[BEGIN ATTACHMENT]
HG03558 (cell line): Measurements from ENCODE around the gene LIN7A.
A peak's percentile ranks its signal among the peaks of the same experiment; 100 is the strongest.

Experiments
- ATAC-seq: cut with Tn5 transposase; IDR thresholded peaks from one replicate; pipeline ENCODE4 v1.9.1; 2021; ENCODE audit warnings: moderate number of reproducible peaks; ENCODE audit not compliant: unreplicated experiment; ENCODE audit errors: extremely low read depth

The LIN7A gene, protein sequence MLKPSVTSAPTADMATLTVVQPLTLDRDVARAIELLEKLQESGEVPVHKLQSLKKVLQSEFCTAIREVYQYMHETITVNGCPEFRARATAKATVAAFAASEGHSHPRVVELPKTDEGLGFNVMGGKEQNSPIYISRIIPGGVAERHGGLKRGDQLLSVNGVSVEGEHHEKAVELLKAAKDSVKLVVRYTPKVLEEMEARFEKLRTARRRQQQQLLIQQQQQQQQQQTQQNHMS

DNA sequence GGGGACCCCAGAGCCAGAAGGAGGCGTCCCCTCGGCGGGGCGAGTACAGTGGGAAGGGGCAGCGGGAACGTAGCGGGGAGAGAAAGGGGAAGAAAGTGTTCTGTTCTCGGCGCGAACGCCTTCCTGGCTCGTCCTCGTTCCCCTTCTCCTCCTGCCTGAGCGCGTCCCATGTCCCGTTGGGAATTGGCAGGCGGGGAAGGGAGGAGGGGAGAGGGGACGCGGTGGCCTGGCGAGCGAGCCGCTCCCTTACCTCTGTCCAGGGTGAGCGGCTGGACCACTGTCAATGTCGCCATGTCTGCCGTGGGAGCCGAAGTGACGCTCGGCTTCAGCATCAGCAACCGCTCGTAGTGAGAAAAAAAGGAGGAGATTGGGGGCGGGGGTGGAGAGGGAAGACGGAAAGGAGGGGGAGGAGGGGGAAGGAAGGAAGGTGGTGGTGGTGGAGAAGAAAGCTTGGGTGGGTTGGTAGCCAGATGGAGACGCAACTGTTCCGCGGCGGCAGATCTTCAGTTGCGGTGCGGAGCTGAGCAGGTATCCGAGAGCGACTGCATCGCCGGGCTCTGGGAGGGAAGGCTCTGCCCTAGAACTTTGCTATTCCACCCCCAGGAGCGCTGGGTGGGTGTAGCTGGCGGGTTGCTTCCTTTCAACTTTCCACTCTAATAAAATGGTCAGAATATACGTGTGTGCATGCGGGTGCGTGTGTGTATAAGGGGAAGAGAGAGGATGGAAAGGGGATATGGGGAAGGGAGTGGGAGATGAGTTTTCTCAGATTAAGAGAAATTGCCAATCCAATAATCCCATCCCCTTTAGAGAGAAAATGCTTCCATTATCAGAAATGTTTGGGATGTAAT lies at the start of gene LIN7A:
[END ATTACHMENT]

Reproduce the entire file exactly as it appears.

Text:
HG03558 (cell line): Measurements from ENCODE around the gene LIN7A.
A peak's percentile ranks its signal among the peaks of the same experiment; 100 is the strongest.

Experiments
- ATAC-seq: cut with Tn5 transposase; IDR thresholded peaks from one replicate; pipeline ENCODE4 v1.9.1; 2021; ENCODE audit warnings: moderate number of reproducible peaks; ENCODE audit not compliant: unreplicated experiment; ENCODE audit errors: extremely low read depth

The LIN7A gene, protein sequence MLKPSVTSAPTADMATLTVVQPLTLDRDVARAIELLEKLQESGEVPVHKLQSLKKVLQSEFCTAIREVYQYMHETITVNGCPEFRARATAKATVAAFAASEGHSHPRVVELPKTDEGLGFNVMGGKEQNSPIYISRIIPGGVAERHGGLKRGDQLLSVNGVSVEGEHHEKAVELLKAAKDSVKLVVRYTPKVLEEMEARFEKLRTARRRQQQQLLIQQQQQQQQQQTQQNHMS

DNA sequence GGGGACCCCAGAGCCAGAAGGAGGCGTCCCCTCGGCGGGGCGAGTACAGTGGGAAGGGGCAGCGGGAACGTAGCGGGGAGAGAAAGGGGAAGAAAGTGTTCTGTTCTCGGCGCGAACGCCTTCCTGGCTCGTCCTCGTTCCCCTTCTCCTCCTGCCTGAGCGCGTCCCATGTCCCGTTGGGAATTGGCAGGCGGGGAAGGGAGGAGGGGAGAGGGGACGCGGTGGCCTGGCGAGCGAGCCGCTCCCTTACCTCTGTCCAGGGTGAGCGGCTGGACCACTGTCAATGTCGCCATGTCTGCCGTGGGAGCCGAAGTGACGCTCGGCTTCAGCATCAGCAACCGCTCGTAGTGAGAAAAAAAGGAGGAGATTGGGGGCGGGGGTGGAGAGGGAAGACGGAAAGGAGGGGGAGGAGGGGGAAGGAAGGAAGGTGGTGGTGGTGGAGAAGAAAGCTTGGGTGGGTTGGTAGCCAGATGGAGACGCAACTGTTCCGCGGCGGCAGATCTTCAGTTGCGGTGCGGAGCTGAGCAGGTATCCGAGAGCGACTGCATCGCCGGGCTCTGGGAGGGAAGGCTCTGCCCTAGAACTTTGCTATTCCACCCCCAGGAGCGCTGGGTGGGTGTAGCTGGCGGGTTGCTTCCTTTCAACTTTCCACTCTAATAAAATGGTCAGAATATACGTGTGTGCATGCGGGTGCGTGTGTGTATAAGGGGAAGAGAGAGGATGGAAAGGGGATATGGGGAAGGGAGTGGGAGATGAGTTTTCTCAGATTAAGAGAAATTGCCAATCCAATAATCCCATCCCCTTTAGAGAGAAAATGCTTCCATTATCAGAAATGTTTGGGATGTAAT lies at the start of gene LIN7A: